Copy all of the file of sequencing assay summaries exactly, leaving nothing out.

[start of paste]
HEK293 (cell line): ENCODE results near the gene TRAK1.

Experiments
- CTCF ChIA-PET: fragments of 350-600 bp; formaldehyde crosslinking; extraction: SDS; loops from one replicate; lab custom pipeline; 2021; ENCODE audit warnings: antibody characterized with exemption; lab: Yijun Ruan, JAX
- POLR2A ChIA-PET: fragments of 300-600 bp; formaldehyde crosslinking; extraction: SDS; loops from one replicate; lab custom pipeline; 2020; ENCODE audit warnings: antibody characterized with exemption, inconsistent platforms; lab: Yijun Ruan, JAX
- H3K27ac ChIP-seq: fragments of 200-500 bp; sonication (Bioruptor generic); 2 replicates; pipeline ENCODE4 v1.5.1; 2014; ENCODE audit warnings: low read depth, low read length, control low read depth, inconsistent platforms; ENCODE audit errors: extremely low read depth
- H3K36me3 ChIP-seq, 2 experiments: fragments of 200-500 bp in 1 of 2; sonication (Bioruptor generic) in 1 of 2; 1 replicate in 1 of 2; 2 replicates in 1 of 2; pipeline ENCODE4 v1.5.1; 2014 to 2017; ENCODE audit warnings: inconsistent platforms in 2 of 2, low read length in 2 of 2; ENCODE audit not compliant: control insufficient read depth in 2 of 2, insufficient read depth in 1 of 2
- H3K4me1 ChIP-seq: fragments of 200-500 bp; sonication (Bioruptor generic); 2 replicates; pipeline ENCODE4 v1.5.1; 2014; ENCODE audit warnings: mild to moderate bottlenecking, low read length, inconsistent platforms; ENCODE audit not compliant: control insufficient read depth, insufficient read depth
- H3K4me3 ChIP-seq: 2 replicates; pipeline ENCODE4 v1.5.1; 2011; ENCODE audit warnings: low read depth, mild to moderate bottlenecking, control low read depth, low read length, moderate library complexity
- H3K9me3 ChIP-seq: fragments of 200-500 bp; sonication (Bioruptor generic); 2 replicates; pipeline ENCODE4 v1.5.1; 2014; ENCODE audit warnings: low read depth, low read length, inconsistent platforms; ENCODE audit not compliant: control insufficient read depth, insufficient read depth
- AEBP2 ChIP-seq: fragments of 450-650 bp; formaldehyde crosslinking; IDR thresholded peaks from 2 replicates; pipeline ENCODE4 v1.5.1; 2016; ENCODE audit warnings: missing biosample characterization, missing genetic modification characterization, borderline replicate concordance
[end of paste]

HEK293 (cell line): ENCODE results near the gene TRAK1.

Experiments
- CTCF ChIA-PET: fragments of 350-600 bp; formaldehyde crosslinking; extraction: SDS; loops from one replicate; lab custom pipeline; 2021; ENCODE audit warnings: antibody characterized with exemption; lab: Yijun Ruan, JAX
- POLR2A ChIA-PET: fragments of 300-600 bp; formaldehyde crosslinking; extraction: SDS; loops from one replicate; lab custom pipeline; 2020; ENCODE audit warnings: antibody characterized with exemption, inconsistent platforms; lab: Yijun Ruan, JAX
- H3K27ac ChIP-seq: fragments of 200-500 bp; sonication (Bioruptor generic); 2 replicates; pipeline ENCODE4 v1.5.1; 2014; ENCODE audit warnings: low read depth, low read length, control low read depth, inconsistent platforms; ENCODE audit errors: extremely low read depth
- H3K36me3 ChIP-seq, 2 experiments: fragments of 200-500 bp in 1 of 2; sonication (Bioruptor generic) in 1 of 2; 1 replicate in 1 of 2; 2 replicates in 1 of 2; pipeline ENCODE4 v1.5.1; 2014 to 2017; ENCODE audit warnings: inconsistent platforms in 2 of 2, low read length in 2 of 2; ENCODE audit not compliant: control insufficient read depth in 2 of 2, insufficient read depth in 1 of 2
- H3K4me1 ChIP-seq: fragments of 200-500 bp; sonication (Bioruptor generic); 2 replicates; pipeline ENCODE4 v1.5.1; 2014; ENCODE audit warnings: mild to moderate bottlenecking, low read length, inconsistent platforms; ENCODE audit not compliant: control insufficient read depth, insufficient read depth
- H3K4me3 ChIP-seq: 2 replicates; pipeline ENCODE4 v1.5.1; 2011; ENCODE audit warnings: low read depth, mild to moderate bottlenecking, control low read depth, low read length, moderate library complexity
- H3K9me3 ChIP-seq: fragments of 200-500 bp; sonication (Bioruptor generic); 2 replicates; pipeline ENCODE4 v1.5.1; 2014; ENCODE audit warnings: low read depth, low read length, inconsistent platforms; ENCODE audit not compliant: control insufficient read depth, insufficient read depth
- AEBP2 ChIP-seq: fragments of 450-650 bp; formaldehyde crosslinking; IDR thresholded peaks from 2 replicates; pipeline ENCODE4 v1.5.1; 2016; ENCODE audit warnings: missing biosample characterization, missing genetic modification characterization, borderline replicate concordance